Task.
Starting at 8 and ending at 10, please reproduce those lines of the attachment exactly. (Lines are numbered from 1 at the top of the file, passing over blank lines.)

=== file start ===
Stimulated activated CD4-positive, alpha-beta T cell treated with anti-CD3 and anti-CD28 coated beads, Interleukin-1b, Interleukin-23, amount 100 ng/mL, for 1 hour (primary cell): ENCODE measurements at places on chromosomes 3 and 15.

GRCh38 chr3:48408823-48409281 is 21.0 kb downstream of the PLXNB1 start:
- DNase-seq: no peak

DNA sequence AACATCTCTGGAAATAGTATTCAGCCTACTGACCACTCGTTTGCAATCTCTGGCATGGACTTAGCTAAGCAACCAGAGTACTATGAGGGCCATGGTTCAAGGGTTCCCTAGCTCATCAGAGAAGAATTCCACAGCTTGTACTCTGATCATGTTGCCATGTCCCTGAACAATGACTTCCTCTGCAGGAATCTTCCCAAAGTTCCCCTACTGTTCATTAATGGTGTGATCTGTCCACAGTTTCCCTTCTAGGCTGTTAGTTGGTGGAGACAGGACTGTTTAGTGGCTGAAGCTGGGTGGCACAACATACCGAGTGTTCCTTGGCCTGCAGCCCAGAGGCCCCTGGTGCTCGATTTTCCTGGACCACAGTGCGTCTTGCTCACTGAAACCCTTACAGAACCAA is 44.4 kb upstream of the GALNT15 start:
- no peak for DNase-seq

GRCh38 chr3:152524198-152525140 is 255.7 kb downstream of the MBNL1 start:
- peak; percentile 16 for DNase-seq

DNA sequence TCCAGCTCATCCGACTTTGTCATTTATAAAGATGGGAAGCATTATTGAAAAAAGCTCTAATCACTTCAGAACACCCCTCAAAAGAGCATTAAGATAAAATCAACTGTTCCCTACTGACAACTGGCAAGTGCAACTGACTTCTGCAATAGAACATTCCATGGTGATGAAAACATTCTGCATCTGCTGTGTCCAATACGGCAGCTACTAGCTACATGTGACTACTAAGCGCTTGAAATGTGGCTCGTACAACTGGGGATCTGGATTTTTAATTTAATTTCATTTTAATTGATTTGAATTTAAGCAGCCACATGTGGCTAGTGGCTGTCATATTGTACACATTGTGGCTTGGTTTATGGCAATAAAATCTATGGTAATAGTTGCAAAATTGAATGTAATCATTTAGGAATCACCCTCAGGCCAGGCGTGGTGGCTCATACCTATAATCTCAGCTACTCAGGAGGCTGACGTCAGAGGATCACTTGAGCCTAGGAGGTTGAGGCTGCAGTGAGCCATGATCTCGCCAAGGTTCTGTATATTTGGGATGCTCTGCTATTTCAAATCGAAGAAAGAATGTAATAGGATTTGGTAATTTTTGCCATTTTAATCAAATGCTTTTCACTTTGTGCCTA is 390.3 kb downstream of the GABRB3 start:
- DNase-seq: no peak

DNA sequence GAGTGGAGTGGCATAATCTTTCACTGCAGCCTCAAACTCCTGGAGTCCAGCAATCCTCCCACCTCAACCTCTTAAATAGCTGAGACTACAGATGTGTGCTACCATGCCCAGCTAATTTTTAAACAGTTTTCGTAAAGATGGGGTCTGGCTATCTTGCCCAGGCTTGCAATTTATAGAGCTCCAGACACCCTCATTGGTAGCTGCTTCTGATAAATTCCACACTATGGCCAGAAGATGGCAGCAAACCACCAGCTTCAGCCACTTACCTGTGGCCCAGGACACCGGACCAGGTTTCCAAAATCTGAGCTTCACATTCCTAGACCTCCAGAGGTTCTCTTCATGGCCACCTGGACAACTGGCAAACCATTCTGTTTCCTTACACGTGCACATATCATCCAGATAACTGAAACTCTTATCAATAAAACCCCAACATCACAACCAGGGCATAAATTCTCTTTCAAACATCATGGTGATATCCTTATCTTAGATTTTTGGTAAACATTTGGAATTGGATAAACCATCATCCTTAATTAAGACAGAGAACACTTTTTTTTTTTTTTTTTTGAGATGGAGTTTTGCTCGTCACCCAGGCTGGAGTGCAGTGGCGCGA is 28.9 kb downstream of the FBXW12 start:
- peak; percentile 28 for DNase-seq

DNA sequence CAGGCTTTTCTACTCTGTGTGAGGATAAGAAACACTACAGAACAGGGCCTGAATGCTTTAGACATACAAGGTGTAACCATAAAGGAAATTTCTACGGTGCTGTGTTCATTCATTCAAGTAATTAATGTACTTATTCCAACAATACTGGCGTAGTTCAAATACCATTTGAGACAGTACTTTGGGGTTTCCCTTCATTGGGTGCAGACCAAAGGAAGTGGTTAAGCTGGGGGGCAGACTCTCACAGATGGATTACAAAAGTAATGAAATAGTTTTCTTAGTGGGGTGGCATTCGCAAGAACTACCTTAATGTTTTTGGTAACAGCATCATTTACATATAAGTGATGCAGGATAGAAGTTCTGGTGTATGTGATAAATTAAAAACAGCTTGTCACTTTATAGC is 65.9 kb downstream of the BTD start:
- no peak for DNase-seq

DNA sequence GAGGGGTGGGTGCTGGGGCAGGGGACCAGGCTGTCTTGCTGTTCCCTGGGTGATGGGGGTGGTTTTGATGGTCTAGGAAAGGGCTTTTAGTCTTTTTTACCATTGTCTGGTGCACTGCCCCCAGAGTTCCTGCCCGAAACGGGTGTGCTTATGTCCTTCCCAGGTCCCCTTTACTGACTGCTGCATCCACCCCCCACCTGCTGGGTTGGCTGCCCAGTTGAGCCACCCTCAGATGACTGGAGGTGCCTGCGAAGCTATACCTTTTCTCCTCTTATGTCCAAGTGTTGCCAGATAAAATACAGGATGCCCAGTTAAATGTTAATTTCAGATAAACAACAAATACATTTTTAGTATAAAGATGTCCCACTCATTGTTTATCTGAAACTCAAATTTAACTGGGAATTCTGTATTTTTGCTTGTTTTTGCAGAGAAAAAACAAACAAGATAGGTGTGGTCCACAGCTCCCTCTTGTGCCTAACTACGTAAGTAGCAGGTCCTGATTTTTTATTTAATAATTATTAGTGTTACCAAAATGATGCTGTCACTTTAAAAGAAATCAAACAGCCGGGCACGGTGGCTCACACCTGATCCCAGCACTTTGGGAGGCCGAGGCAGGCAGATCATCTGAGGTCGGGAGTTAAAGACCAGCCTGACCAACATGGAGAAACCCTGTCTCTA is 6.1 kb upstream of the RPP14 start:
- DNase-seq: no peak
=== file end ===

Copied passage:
DNA sequence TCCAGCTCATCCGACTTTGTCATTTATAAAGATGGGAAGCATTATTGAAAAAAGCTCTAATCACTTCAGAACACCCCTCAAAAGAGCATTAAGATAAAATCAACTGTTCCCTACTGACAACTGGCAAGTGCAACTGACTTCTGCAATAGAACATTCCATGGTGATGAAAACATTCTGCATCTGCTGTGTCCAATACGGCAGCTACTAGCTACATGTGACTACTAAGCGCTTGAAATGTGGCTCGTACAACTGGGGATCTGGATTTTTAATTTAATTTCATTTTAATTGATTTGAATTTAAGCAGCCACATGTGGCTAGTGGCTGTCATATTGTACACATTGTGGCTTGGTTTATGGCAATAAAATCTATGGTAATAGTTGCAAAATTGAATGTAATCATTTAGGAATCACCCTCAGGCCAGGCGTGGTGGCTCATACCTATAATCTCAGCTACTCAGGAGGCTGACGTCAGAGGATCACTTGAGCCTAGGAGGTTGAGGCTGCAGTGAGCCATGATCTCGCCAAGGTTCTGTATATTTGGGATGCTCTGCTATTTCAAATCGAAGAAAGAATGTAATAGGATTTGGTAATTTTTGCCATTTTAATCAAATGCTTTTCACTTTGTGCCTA is 390.3 kb downstream of the GABRB3 start:
- DNase-seq: no peak

DNA sequence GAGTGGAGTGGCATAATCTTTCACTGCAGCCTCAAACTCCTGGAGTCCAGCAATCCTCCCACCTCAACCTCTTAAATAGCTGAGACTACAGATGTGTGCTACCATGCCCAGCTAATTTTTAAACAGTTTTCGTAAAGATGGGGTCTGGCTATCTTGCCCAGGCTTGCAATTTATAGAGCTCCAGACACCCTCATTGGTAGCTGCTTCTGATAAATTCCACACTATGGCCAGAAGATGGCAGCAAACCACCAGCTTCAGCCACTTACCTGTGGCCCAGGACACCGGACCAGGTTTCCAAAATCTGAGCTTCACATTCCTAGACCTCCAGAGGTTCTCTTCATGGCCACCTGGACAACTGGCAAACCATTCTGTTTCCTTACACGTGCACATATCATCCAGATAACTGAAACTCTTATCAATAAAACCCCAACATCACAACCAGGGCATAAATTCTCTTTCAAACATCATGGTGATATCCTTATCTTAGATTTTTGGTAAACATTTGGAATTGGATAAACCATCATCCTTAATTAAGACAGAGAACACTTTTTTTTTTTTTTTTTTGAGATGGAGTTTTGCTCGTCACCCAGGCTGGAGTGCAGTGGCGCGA is 28.9 kb downstream of the FBXW12 start: